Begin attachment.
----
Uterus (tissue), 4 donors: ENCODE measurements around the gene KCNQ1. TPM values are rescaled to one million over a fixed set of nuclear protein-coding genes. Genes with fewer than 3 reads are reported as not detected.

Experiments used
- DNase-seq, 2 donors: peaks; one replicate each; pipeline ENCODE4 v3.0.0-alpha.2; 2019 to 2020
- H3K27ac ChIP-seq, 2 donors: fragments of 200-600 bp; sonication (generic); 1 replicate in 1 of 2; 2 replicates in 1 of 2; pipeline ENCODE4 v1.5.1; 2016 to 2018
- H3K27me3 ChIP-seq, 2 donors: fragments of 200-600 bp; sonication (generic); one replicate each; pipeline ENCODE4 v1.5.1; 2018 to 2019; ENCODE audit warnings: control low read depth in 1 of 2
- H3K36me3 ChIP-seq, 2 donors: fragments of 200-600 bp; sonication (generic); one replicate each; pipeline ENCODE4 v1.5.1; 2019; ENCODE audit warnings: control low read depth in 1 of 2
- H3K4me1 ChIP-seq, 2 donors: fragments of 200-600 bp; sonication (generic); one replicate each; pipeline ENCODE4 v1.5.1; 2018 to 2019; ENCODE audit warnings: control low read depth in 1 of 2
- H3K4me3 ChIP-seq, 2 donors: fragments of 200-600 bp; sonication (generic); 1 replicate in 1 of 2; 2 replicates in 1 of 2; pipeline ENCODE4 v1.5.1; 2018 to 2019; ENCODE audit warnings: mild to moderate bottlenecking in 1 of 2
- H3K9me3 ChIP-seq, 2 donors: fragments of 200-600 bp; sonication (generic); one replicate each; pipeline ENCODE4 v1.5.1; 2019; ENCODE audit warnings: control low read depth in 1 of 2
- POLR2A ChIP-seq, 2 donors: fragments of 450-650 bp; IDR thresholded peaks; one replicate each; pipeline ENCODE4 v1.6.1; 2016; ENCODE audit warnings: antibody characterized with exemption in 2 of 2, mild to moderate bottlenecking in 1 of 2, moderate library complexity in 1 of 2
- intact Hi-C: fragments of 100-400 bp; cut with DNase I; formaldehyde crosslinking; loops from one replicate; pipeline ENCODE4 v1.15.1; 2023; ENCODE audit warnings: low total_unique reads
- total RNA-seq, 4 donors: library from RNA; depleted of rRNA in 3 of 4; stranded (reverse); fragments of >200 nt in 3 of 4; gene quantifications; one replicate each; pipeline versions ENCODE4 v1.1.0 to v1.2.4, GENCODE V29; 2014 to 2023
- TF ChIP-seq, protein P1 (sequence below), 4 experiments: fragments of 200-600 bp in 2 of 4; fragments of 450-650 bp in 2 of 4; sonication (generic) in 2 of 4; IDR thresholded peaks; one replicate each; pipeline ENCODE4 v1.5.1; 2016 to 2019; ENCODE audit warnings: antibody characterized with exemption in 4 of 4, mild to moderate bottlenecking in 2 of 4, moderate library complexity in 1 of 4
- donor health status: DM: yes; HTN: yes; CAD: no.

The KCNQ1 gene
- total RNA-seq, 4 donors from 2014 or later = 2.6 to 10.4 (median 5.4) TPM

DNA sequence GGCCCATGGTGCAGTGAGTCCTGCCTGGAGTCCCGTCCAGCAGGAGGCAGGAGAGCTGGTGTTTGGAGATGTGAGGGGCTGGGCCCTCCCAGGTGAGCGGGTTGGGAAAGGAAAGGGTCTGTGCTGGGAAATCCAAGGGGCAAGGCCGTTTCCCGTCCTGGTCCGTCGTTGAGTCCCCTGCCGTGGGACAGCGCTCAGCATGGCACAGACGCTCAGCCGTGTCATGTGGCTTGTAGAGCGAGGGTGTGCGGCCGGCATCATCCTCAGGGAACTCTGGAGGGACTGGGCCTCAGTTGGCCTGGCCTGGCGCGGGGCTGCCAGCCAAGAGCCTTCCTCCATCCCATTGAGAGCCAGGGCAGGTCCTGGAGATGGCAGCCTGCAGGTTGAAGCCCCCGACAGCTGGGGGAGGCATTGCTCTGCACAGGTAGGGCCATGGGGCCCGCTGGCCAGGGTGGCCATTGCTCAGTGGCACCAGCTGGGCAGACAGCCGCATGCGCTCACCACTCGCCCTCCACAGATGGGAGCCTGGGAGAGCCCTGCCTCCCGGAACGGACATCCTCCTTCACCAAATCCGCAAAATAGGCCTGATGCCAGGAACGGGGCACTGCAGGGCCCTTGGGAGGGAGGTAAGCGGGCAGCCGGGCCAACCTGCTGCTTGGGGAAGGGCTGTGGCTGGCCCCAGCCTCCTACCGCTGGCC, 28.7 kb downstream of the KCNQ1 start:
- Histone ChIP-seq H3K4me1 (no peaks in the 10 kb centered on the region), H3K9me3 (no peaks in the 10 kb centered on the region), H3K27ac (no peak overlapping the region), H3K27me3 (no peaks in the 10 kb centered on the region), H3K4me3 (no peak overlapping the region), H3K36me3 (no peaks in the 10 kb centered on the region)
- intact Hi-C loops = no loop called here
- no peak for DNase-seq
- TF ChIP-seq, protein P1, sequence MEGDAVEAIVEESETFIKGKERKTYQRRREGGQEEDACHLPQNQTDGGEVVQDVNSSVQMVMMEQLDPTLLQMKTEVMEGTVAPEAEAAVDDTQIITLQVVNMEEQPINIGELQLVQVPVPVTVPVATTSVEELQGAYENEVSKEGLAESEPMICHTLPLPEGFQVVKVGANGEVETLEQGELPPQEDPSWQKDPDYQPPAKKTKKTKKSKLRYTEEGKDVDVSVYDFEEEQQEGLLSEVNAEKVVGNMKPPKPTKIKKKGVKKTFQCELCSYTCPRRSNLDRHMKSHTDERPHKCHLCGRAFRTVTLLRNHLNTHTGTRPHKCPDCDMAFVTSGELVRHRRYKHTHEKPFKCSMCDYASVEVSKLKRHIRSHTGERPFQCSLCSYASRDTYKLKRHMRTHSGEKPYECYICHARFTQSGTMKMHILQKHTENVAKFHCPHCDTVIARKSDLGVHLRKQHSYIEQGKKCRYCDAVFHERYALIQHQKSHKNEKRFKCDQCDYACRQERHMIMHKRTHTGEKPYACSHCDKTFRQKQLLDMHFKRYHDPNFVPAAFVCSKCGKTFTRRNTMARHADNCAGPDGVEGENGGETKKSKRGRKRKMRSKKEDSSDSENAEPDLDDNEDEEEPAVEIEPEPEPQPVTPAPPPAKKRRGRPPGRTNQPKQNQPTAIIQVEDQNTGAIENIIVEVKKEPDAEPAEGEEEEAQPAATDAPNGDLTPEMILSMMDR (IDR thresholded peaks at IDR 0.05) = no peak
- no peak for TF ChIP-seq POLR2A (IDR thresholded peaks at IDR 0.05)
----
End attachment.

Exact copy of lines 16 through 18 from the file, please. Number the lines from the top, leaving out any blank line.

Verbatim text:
- total RNA-seq, 4 donors from 2014 or later = 2.6 to 10.4 (median 5.4) TPM

DNA sequence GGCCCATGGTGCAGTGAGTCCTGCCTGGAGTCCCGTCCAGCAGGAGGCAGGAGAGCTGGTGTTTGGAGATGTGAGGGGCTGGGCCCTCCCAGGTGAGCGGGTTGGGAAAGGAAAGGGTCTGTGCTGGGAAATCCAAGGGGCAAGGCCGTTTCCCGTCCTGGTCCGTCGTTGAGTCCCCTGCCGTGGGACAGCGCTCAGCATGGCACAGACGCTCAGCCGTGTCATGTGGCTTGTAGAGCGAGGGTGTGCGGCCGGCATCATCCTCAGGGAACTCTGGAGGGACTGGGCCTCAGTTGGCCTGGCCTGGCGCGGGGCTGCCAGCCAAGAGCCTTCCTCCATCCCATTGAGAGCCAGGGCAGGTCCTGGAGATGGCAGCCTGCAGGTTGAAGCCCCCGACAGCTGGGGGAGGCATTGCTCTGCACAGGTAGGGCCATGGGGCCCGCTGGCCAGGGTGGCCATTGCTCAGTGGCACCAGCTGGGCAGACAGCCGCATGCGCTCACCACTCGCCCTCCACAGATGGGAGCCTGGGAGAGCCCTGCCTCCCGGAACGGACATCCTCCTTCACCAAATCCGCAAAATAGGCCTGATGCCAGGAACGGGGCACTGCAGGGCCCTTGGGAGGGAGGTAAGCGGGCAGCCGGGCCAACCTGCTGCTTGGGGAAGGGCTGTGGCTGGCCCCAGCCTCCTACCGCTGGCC, 28.7 kb downstream of the KCNQ1 start:
- Histone ChIP-seq H3K4me1 (no peaks in the 10 kb centered on the region), H3K9me3 (no peaks in the 10 kb centered on the region), H3K27ac (no peak overlapping the region), H3K27me3 (no peaks in the 10 kb centered on the region), H3K4me3 (no peak overlapping the region), H3K36me3 (no peaks in the 10 kb centered on the region)